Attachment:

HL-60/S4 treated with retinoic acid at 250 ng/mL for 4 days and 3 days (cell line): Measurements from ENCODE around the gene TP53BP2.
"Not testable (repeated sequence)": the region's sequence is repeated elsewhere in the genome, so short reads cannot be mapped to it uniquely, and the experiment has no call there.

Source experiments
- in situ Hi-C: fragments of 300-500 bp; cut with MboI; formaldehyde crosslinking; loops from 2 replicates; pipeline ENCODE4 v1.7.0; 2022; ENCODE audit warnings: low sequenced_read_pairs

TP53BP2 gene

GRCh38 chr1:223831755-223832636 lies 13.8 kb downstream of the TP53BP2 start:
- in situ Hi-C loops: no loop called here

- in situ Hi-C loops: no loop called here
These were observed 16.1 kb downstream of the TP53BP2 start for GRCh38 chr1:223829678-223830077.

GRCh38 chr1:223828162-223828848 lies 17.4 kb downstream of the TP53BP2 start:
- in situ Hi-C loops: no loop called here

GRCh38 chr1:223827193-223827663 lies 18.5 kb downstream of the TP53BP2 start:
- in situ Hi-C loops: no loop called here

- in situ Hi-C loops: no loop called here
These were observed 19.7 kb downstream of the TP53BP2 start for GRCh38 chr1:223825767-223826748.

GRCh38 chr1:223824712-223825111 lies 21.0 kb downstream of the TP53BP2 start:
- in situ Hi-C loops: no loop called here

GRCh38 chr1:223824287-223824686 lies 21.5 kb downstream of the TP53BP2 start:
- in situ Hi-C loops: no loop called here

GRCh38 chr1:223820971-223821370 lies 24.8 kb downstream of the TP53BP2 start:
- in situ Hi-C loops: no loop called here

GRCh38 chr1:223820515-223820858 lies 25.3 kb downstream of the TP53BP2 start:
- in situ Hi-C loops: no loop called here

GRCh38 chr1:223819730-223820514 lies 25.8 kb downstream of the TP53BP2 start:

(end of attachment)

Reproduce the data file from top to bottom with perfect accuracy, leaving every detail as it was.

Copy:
HL-60/S4 treated with retinoic acid at 250 ng/mL for 4 days and 3 days (cell line): Measurements from ENCODE around the gene TP53BP2.
"Not testable (repeated sequence)": the region's sequence is repeated elsewhere in the genome, so short reads cannot be mapped to it uniquely, and the experiment has no call there.

Source experiments
- in situ Hi-C: fragments of 300-500 bp; cut with MboI; formaldehyde crosslinking; loops from 2 replicates; pipeline ENCODE4 v1.7.0; 2022; ENCODE audit warnings: low sequenced_read_pairs

TP53BP2 gene

GRCh38 chr1:223831755-223832636 lies 13.8 kb downstream of the TP53BP2 start:
- in situ Hi-C loops: no loop called here

- in situ Hi-C loops: no loop called here
These were observed 16.1 kb downstream of the TP53BP2 start for GRCh38 chr1:223829678-223830077.

GRCh38 chr1:223828162-223828848 lies 17.4 kb downstream of the TP53BP2 start:
- in situ Hi-C loops: no loop called here

GRCh38 chr1:223827193-223827663 lies 18.5 kb downstream of the TP53BP2 start:
- in situ Hi-C loops: no loop called here

- in situ Hi-C loops: no loop called here
These were observed 19.7 kb downstream of the TP53BP2 start for GRCh38 chr1:223825767-223826748.

GRCh38 chr1:223824712-223825111 lies 21.0 kb downstream of the TP53BP2 start:
- in situ Hi-C loops: no loop called here

GRCh38 chr1:223824287-223824686 lies 21.5 kb downstream of the TP53BP2 start:
- in situ Hi-C loops: no loop called here

GRCh38 chr1:223820971-223821370 lies 24.8 kb downstream of the TP53BP2 start:
- in situ Hi-C loops: no loop called here

GRCh38 chr1:223820515-223820858 lies 25.3 kb downstream of the TP53BP2 start:
- in situ Hi-C loops: no loop called here

GRCh38 chr1:223819730-223820514 lies 25.8 kb downstream of the TP53BP2 start: